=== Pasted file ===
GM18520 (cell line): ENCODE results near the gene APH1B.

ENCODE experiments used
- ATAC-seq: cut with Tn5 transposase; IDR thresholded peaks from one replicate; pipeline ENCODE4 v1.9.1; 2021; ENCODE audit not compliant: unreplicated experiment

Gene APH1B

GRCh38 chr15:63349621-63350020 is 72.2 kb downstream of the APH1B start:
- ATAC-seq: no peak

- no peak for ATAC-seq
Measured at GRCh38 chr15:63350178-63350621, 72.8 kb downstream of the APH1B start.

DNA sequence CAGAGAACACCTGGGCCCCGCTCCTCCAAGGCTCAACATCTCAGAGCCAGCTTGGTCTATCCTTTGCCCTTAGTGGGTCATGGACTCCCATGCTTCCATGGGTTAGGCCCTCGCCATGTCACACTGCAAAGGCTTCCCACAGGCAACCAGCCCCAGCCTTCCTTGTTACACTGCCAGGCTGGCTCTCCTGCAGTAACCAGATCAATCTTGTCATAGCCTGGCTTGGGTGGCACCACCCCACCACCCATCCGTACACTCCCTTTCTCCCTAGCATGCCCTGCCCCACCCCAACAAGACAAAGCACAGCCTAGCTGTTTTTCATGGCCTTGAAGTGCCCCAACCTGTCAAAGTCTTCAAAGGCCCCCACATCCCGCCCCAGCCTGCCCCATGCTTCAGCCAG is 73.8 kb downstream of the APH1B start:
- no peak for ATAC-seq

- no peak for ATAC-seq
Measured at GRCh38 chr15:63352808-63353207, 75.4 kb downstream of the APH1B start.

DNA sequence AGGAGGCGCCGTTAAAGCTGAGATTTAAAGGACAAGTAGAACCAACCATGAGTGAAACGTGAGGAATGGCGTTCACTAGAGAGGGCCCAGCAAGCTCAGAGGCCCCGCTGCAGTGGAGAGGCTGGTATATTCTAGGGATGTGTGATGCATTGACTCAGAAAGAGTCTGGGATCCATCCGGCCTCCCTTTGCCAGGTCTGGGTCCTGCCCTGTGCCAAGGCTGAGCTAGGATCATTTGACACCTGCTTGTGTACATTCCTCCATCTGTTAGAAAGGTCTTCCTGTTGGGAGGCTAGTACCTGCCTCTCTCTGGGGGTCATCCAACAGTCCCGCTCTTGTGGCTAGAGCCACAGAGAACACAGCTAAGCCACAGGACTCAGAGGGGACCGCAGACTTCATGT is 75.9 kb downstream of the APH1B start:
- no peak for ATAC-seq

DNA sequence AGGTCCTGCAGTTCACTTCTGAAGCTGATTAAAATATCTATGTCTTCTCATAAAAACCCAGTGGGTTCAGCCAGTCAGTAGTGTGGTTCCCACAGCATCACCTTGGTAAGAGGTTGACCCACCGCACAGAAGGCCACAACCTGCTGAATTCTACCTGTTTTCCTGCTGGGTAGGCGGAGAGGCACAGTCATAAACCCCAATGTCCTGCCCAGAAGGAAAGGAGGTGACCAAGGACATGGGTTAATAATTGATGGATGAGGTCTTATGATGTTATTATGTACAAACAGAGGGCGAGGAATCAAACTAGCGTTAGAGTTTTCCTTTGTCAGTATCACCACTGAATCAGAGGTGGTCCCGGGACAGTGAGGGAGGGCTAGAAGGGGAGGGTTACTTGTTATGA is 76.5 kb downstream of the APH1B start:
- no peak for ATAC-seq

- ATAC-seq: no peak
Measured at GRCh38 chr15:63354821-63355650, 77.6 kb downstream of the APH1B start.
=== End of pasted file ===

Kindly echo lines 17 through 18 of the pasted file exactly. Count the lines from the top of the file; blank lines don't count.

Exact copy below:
- ATAC-seq: no peak
Measured at GRCh38 chr15:63354821-63355650, 77.6 kb downstream of the APH1B start.